4-11. AUTOMATIC BRAKE VALVE (cont)
(2) Brake pipe air pressure reduces as follows:
(a) Pressure reduction in the equalizing reservoir will be felt on the outer side of the relay valve diaphragm.
With the inner face of the diaphragm at brake pipe pressure, the pressure difference will force the
diaphragm outward, pulling the valve stem with it.
(b) The valve stem will open the exhaust seat of the relay valve. Brake pipe air pressure will be vented out
relay valve exhaust port, causing a brake pipe pressure reduction at service rate.
(c) Brake pipe air pressure will continue to vent until pressure on the inner face of relay valve diaphragm
and in the brake pipe balances with the pressure of the equalizing reservoir. Relay valve will then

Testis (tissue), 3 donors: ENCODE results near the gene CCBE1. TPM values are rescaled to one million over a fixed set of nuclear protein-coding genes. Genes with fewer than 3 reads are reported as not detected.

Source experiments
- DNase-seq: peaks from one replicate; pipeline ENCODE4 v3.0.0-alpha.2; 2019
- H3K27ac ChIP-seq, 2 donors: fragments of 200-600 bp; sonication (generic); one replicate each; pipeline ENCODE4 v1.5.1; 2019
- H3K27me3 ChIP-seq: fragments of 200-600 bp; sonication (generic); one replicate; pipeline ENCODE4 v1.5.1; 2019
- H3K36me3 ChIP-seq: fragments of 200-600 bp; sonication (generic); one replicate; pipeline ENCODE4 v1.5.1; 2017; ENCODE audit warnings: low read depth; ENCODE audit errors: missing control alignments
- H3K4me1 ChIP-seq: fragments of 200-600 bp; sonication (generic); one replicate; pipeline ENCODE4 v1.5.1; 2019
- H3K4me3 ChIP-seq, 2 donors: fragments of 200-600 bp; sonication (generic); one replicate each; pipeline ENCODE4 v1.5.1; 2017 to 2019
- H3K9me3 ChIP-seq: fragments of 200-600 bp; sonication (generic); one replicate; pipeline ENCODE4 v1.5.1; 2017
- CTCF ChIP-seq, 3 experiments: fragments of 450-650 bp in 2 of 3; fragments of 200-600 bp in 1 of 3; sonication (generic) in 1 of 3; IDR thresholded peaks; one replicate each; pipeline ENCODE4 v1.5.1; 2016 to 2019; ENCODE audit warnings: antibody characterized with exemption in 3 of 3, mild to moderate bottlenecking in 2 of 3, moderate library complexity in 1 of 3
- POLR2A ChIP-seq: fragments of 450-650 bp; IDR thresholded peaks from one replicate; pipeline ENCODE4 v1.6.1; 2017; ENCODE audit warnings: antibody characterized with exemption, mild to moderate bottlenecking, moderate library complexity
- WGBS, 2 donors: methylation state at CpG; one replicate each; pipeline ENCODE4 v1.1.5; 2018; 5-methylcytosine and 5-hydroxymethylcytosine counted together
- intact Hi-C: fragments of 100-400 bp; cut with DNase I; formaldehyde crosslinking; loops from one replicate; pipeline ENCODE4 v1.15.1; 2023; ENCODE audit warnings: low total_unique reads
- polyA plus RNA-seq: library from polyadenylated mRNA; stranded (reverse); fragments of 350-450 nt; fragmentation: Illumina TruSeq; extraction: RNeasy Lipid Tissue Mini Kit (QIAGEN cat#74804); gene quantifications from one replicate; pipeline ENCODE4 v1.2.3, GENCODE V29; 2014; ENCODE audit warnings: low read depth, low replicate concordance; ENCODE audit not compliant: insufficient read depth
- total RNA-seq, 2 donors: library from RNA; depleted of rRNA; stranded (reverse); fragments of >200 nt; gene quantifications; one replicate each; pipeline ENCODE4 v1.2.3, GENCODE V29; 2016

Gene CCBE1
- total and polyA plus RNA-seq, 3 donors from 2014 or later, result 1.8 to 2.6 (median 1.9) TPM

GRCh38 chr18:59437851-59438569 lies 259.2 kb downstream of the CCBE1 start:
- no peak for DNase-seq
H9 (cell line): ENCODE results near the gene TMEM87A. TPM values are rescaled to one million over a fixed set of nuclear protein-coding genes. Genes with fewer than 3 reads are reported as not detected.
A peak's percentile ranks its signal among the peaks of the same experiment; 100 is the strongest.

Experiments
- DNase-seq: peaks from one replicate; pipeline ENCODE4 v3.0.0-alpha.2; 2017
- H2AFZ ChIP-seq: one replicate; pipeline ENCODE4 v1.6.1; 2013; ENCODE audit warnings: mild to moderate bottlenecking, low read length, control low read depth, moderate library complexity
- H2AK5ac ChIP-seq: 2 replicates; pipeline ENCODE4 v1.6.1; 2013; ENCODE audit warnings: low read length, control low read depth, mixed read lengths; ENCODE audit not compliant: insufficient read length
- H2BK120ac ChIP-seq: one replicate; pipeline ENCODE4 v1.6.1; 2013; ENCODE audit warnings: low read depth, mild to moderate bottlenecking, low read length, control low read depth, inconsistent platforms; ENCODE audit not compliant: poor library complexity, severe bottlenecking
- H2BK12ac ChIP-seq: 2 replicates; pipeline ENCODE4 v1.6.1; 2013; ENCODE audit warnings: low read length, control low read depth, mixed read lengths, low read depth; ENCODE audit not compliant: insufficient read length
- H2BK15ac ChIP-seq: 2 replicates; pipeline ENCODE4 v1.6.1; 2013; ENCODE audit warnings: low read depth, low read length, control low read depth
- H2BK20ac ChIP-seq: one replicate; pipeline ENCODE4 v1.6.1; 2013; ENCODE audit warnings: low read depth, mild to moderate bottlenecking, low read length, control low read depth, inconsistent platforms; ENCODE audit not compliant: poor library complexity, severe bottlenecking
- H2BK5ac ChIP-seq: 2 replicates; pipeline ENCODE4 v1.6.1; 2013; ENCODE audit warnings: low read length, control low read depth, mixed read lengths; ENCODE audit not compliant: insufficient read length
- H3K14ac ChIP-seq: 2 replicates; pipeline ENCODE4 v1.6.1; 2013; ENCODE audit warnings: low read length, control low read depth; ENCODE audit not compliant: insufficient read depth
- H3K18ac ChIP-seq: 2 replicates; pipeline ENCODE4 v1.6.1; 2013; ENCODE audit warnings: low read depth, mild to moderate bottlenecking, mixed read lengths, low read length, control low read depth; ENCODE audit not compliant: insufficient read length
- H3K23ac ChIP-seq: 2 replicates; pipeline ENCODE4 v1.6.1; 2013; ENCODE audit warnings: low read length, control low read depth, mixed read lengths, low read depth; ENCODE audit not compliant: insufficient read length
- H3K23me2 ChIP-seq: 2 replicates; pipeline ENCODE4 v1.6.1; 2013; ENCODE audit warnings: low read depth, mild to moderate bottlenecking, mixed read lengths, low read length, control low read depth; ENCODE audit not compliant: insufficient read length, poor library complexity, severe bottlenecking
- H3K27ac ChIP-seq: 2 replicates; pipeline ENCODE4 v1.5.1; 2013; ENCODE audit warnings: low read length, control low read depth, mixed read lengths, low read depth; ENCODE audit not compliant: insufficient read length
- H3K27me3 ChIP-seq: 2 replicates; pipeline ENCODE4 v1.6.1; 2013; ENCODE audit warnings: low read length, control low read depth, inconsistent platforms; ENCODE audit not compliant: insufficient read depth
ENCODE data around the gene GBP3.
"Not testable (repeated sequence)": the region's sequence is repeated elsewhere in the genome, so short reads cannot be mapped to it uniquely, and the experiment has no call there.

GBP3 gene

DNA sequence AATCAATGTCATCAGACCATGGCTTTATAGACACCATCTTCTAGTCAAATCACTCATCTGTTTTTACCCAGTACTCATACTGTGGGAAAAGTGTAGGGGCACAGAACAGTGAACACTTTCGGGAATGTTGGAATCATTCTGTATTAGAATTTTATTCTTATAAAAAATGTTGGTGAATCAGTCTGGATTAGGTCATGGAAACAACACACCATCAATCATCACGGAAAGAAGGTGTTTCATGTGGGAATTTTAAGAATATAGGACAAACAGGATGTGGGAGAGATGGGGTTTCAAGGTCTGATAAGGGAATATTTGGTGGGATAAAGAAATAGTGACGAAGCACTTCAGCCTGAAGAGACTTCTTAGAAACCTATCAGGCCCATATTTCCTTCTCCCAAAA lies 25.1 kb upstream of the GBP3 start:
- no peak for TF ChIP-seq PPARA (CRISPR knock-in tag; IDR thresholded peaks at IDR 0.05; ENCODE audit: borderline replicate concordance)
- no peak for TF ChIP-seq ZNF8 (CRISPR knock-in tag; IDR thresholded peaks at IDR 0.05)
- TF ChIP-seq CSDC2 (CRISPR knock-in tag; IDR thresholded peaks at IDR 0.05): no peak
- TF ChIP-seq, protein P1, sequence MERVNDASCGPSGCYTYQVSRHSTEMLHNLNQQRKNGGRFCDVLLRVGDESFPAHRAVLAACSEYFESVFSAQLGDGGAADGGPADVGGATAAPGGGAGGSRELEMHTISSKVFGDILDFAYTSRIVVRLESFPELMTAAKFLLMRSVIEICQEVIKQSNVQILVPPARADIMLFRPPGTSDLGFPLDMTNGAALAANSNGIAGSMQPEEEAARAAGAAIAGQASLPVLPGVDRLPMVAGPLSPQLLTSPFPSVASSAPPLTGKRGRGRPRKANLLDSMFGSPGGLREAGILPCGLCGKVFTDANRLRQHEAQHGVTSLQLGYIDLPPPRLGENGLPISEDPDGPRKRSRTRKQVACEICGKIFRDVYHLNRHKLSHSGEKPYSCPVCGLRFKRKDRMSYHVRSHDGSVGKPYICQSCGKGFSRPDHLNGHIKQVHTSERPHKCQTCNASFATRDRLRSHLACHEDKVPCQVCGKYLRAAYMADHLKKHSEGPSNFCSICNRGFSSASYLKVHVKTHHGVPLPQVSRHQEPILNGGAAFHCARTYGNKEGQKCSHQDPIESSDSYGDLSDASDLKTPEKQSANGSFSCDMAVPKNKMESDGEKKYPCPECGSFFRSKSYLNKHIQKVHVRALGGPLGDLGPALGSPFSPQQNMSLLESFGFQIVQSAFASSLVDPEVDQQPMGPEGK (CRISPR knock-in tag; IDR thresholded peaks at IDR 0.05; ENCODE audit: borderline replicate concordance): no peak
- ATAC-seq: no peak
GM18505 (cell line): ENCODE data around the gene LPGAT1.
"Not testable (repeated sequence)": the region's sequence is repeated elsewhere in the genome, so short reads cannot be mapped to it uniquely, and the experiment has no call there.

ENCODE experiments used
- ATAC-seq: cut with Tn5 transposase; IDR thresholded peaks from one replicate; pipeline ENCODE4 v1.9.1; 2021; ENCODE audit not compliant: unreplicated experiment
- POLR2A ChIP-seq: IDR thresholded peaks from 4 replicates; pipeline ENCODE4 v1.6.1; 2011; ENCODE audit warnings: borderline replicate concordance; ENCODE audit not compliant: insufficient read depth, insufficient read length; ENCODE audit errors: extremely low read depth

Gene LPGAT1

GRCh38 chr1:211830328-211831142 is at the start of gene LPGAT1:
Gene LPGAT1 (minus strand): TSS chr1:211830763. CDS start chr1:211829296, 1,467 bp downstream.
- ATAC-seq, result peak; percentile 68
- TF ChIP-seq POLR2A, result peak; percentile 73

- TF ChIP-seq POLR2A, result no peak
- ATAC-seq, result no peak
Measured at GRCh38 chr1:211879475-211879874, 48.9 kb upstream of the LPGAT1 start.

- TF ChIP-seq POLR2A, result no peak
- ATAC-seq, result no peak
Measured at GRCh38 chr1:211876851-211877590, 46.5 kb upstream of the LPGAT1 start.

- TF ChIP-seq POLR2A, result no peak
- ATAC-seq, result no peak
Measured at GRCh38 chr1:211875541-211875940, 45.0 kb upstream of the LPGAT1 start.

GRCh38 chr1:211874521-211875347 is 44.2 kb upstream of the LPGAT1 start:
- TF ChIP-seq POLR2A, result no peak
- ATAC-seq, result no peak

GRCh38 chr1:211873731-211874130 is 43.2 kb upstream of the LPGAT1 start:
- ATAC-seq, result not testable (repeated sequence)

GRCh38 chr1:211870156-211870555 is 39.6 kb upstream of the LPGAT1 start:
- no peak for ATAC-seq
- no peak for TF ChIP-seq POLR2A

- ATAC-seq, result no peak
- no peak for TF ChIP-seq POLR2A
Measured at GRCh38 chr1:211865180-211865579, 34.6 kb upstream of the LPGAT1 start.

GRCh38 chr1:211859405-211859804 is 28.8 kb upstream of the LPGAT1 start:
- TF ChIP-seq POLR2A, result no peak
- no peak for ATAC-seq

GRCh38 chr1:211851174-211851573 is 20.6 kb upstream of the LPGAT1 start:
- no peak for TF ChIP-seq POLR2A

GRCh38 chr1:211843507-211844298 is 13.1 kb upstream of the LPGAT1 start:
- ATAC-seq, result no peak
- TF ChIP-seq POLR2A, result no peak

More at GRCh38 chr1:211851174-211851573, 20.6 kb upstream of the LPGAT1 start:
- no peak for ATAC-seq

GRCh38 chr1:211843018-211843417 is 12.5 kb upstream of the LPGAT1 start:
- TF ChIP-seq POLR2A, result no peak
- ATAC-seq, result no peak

assume lap position.
(d) Equalizing reservoir air pressure can be reduced in steps, by handle movement, in about 2-psi (14 kPa)
increments until a pressure reduction of 23 to 26 psi (159 to 179 kPa) is attained at FULL SERVICE
(3) Lap position will be maintained as follows:
(a) Reduction of equalizing reservoir air pressure through regulating valve exhaust will continue until
pressure on the valve diaphragm balances with the adjusting spring tension which has been weakened
by handle cam movement.
(b) The valve will then move to close the exhaust seat and assume lap position.
(4) Release of service brake application functions as follows:
(a) Movement of brake handle toward RELEASE position will cause regulating valve cam on the handle to
move the regulating valve assembly toward the adjustment spring, increasing the spring tension and
opening the supply seat of the valve.
(b) Equalizing reservoir charging air pressure will increase at the re
gulating valve; however, it will not
increase in equalizing reservoir charging pipe 15 because the check on the equalizing reservoir cutoff
valve remains seated until the brake valve handle is placed in RELEASE position.